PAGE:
Stunning Performances Make For An Uncommonly Clever Film.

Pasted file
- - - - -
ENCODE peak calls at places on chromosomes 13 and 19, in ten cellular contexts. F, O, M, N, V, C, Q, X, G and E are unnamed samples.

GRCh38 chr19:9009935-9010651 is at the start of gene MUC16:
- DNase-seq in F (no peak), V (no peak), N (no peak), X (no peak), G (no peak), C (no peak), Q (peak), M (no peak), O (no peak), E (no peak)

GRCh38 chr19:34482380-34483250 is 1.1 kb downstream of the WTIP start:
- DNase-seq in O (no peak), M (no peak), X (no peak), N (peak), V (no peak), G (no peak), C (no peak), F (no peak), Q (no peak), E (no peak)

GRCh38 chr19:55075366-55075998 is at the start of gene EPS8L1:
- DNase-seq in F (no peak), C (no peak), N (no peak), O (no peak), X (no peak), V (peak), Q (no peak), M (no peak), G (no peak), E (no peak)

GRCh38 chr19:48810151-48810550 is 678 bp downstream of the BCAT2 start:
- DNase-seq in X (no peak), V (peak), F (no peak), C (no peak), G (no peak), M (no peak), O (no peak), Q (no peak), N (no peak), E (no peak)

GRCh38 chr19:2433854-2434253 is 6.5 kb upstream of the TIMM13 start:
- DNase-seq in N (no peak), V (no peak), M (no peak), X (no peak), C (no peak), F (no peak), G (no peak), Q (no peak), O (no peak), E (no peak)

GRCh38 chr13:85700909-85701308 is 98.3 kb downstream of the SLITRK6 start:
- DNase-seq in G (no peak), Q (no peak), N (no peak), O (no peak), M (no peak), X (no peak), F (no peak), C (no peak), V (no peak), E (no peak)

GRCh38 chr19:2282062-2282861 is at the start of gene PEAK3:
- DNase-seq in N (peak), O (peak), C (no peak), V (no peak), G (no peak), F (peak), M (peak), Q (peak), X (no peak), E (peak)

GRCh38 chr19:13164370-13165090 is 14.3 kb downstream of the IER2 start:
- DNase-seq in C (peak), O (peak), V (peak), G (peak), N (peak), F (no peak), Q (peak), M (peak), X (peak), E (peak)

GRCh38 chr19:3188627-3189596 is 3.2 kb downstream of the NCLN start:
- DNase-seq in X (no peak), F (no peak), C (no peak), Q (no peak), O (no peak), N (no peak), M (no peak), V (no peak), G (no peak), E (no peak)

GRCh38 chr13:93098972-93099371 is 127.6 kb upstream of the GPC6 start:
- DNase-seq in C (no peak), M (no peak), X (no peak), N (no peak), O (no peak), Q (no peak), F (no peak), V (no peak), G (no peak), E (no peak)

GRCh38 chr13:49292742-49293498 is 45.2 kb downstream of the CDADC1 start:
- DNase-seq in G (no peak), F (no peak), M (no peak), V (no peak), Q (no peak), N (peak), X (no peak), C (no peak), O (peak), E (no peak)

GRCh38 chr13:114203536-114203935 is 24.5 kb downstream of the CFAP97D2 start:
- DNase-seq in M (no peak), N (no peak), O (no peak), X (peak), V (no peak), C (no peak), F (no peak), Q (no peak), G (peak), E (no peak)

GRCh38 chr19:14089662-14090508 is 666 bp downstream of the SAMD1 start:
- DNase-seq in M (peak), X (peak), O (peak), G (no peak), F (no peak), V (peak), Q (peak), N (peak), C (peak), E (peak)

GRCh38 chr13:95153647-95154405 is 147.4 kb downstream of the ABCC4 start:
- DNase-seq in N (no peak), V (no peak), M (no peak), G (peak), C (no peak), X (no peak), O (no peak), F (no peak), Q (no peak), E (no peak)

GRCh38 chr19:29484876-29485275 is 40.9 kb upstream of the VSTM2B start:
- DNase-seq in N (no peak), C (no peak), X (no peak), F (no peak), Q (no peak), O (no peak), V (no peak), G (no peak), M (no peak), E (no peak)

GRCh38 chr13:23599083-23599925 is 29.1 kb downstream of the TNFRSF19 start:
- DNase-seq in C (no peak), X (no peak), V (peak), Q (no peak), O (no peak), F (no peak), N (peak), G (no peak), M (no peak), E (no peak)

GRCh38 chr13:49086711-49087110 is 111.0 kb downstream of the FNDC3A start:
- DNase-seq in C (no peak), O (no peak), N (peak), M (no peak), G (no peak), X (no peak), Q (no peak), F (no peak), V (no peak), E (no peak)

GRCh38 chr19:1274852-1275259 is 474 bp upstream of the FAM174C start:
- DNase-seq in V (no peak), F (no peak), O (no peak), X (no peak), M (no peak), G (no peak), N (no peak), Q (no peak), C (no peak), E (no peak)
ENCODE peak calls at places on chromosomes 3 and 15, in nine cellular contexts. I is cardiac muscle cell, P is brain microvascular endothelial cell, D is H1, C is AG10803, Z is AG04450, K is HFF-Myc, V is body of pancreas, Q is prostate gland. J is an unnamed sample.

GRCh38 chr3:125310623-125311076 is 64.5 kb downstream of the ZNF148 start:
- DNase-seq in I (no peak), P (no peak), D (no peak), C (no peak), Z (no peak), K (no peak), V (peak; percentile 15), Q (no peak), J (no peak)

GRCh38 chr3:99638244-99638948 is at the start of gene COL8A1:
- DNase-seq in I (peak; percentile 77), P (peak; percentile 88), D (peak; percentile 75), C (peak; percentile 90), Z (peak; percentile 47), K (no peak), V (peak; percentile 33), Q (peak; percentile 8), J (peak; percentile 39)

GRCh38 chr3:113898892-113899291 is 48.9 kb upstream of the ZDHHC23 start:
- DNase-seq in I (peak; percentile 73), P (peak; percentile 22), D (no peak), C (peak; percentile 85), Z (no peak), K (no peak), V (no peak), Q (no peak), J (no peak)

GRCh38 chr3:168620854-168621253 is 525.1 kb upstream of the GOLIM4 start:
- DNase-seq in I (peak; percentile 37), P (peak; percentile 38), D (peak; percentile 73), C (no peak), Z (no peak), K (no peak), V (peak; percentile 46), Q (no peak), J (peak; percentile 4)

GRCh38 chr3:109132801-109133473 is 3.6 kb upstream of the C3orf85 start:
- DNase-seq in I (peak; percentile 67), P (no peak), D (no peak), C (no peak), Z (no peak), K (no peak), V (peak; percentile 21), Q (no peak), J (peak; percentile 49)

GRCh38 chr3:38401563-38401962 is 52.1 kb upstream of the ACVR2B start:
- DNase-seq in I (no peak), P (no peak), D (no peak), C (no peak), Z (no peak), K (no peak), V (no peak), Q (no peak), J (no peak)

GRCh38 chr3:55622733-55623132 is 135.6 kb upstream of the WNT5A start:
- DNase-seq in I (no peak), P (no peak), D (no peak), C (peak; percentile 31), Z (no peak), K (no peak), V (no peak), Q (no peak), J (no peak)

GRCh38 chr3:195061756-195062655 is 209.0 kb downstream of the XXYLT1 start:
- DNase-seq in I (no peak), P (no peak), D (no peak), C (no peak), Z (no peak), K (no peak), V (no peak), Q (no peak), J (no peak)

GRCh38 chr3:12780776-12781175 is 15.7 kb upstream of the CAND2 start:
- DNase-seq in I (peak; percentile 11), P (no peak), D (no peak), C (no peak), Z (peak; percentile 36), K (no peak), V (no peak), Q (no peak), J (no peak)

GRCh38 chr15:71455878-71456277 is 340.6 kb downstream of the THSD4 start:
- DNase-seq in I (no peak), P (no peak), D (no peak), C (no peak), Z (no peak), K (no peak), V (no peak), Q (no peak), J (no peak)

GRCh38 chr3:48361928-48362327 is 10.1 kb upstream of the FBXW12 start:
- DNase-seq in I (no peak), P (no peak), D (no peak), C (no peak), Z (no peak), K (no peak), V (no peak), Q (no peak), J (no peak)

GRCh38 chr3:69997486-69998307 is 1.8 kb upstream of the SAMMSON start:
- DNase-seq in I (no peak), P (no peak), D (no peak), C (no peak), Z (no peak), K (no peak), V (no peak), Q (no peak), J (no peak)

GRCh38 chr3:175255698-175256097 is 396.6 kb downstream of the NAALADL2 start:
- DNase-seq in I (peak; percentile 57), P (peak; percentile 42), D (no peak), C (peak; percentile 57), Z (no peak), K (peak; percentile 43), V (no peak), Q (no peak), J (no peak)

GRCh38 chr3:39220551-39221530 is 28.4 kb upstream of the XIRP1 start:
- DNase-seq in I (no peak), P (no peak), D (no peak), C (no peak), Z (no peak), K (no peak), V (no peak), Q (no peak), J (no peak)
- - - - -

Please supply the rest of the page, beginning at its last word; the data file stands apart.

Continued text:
A delightful work, this film is based upon the award-winning first novel by French writer Hubert Monteilhet, LES MANTES RELIGIEUSES, a cunningly vivid epistolary crime novel transposed effectively to cinema by the late Philip Mackie, noted for his adaptations of classical literature, such as with short tales of Saki. Shown upon occasion on public television in a serialised but complete version, MANTIS has, however, been rather harshly chopped for home video distribution, having over 30 minutes cut away, primarily from the significant introductory portion of the scenario, and crucial voice-over narration is also excised. Monteilhet's original depicts a crime of passion engaging Paul Canova (Pinkas Braun), professor in the Ancient History Department, University of Rouen, along with his wife Vera (Carmen du Sautoy), his secretary/lover Beatrice (Cherie Lunghi), and his research assistant Christian (Jonathan Pryce). It would be read to one's advantage before one watches the film, and is widely available in English translation. The original title indicates plural mantises, altered to singular for the English made film, and since a strong element of uncertainty is attendant upon which of the female characters is the eponym, the amendment in number produces ongoing subtextual and semantic contradiction. As the entire novel is comprised of letters, memoranda, and such, it is plain that changes are necessary to bring the book to the screen, but Mackie retains its quintessence, providing engrossing scenes and smart dialogue, in addition to a goodly measure of suspense, for an audience. Canova's wife and son die after short illnesses, and when their nurse,Vera, promptly is wed to the widowed and grieving professor, after which he makes his new wife sole beneficiary of his inherited fortune totalling six million Swiss francs, Canova's Zurich based insurance company quite understandably becomes suspicious, although its assigned investigator fails to discover a sign of conspiracy in the two deaths. Nonetheless, a viewer will cradle suspicions due to unpredictable behaviour by the featured characters, notably after Christian, who has shown negligible interest in women, abruptly marries Paul's newly hired secretary (and inamorata) who is pregnant from an earlier relationship, and a typically Gallic framework is established, to include deception, adultery, blackmail and homicide. We are kept asea by an inventive production marked by such ingenious gambits as having obviously meaningful conversations intentionally being held too far off to be heard, and a good deal of intensity is developed through a storyline in which there is more than a trace of wit to leaven the action. Jack Gold directs with well-styled purpose and fine attention to detail, pacing the work to benefit a talented cast, and the somewhat hurried ending does not seriously detract from the preceding skilled playing of the principals. There are numerous accomplished acting turns, but the film belongs to the two female leads, with the laurels garnered, in spite of Lunghi's well-shaded effort, to du Sautoy, the Royal Shakespeare Company actress who, as is her wont, creates a character that remains in the mind of a viewer. The film is actually shot in its setting of Rouen, Normandie, and its environs, and benefits from the designs of Robert Cartwright, adroit editing from Keith Palmer, along with apt minimalist scoring by composer Carl Davis, a specialist with latter-day scores for restored silent films. Especially in its uncut edition, MANTIS becomes more of a character study than a crime based thriller, consistently offering creative and well-executed sequences by cast and crew.
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